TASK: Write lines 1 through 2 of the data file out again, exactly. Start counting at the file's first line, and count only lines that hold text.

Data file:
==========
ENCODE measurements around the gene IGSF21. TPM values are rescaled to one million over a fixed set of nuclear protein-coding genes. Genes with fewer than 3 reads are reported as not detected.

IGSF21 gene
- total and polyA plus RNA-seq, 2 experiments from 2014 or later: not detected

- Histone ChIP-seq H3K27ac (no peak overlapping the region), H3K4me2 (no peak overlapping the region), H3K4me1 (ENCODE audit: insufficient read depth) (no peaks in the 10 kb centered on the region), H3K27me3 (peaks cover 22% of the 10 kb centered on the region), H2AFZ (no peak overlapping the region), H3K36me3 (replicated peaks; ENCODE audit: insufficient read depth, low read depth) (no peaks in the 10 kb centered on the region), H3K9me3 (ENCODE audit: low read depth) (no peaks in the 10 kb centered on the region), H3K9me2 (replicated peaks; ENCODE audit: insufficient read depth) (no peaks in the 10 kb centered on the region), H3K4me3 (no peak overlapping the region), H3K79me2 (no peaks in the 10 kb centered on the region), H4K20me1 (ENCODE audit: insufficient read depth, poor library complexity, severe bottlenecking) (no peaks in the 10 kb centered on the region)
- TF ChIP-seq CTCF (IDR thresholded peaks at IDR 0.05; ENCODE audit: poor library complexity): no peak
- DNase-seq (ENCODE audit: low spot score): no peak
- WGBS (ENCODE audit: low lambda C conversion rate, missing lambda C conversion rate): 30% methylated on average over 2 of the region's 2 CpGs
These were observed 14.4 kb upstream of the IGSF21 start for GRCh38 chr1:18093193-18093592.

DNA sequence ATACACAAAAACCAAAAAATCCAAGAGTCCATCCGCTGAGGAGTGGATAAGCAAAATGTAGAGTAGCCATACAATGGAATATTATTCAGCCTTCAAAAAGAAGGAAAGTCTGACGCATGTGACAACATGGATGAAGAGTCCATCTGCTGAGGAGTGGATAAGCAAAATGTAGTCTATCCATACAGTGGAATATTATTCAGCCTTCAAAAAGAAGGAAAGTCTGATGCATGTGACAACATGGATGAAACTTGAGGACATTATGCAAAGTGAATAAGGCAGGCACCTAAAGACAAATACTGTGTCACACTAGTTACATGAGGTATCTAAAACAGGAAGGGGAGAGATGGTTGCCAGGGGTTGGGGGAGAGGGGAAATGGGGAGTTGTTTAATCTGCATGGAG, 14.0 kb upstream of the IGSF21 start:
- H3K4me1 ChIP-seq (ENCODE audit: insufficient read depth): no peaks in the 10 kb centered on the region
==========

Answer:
ENCODE measurements around the gene IGSF21. TPM values are rescaled to one million over a fixed set of nuclear protein-coding genes. Genes with fewer than 3 reads are reported as not detected.

IGSF21 gene